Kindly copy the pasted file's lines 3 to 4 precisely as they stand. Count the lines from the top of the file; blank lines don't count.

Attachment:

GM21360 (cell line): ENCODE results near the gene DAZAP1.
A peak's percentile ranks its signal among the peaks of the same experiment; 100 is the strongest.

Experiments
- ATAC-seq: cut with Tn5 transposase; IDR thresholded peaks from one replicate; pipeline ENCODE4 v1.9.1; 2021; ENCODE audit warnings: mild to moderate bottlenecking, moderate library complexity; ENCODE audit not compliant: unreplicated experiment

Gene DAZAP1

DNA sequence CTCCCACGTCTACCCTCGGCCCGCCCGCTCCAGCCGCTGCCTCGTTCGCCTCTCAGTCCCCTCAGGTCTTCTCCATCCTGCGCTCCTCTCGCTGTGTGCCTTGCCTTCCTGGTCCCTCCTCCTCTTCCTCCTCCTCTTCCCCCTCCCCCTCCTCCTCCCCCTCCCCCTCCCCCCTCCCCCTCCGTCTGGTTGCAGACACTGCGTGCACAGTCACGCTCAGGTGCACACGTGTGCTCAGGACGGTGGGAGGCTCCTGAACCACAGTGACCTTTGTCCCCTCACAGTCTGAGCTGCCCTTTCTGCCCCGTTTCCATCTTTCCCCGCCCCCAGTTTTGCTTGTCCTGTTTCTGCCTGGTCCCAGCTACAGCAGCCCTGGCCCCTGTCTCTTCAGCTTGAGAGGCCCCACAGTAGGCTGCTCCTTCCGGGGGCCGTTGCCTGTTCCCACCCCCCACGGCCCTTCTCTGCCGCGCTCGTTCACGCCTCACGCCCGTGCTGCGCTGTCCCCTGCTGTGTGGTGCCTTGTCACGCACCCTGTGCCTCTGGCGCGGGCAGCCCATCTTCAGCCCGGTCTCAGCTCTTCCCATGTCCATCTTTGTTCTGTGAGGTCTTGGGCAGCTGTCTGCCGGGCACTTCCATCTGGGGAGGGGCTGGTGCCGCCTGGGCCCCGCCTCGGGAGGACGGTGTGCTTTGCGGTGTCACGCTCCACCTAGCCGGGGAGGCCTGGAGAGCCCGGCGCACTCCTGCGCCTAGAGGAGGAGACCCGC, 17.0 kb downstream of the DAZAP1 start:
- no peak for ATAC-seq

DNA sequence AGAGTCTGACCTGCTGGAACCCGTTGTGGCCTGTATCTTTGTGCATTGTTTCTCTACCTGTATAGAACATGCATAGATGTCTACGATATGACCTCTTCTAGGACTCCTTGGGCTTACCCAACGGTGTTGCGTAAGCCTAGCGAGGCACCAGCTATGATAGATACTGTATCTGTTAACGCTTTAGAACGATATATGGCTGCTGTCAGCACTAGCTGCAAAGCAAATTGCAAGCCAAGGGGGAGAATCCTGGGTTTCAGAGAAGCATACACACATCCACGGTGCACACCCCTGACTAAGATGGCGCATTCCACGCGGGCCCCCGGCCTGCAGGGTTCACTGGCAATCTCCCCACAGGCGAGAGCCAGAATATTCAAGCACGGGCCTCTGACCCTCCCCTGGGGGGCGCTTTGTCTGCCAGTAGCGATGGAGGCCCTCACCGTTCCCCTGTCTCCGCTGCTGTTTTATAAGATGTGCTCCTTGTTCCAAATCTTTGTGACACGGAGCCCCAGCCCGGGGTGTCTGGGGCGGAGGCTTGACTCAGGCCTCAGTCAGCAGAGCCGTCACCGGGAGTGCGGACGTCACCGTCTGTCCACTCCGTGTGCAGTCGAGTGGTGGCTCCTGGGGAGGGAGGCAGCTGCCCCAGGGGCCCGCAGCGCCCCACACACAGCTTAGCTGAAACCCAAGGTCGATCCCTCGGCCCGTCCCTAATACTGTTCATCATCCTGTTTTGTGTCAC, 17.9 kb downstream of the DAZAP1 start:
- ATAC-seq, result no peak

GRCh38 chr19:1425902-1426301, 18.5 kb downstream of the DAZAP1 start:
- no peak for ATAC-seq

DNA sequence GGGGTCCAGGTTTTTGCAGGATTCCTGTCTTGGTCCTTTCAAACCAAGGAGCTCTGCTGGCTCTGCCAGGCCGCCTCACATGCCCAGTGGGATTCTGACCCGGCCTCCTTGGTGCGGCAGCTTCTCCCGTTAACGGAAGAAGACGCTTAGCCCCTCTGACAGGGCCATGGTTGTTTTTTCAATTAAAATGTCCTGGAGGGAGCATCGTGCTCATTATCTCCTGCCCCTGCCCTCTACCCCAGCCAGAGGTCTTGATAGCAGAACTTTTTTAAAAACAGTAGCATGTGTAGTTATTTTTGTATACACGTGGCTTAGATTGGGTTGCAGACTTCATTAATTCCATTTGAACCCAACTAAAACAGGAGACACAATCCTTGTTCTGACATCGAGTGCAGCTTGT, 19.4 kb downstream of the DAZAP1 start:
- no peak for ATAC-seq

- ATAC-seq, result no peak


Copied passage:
Experiments
- ATAC-seq: cut with Tn5 transposase; IDR thresholded peaks from one replicate; pipeline ENCODE4 v1.9.1; 2021; ENCODE audit warnings: mild to moderate bottlenecking, moderate library complexity; ENCODE audit not compliant: unreplicated experiment